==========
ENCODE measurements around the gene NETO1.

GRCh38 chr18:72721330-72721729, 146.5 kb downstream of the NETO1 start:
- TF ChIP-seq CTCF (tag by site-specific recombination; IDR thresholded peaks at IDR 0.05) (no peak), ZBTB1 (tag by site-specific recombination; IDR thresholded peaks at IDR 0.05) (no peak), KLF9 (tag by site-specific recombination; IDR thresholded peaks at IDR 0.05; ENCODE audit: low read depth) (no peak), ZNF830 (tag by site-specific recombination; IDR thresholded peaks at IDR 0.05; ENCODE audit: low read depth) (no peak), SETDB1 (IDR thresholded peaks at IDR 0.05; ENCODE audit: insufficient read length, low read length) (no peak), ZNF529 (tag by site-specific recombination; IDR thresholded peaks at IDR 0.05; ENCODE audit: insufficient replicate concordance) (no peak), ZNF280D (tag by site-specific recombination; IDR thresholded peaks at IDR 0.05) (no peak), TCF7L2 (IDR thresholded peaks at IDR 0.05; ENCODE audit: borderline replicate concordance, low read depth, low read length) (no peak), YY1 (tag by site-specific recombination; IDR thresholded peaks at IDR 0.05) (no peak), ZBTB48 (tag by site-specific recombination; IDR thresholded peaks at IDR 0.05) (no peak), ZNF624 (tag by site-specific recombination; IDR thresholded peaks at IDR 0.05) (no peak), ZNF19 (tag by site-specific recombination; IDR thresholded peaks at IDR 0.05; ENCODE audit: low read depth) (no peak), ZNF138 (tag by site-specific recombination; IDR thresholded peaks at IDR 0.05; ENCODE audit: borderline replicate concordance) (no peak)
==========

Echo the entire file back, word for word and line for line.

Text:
ENCODE measurements around the gene NETO1.

GRCh38 chr18:72721330-72721729, 146.5 kb downstream of the NETO1 start:
- TF ChIP-seq CTCF (tag by site-specific recombination; IDR thresholded peaks at IDR 0.05) (no peak), ZBTB1 (tag by site-specific recombination; IDR thresholded peaks at IDR 0.05) (no peak), KLF9 (tag by site-specific recombination; IDR thresholded peaks at IDR 0.05; ENCODE audit: low read depth) (no peak), ZNF830 (tag by site-specific recombination; IDR thresholded peaks at IDR 0.05; ENCODE audit: low read depth) (no peak), SETDB1 (IDR thresholded peaks at IDR 0.05; ENCODE audit: insufficient read length, low read length) (no peak), ZNF529 (tag by site-specific recombination; IDR thresholded peaks at IDR 0.05; ENCODE audit: insufficient replicate concordance) (no peak), ZNF280D (tag by site-specific recombination; IDR thresholded peaks at IDR 0.05) (no peak), TCF7L2 (IDR thresholded peaks at IDR 0.05; ENCODE audit: borderline replicate concordance, low read depth, low read length) (no peak), YY1 (tag by site-specific recombination; IDR thresholded peaks at IDR 0.05) (no peak), ZBTB48 (tag by site-specific recombination; IDR thresholded peaks at IDR 0.05) (no peak), ZNF624 (tag by site-specific recombination; IDR thresholded peaks at IDR 0.05) (no peak), ZNF19 (tag by site-specific recombination; IDR thresholded peaks at IDR 0.05; ENCODE audit: low read depth) (no peak), ZNF138 (tag by site-specific recombination; IDR thresholded peaks at IDR 0.05; ENCODE audit: borderline replicate concordance) (no peak)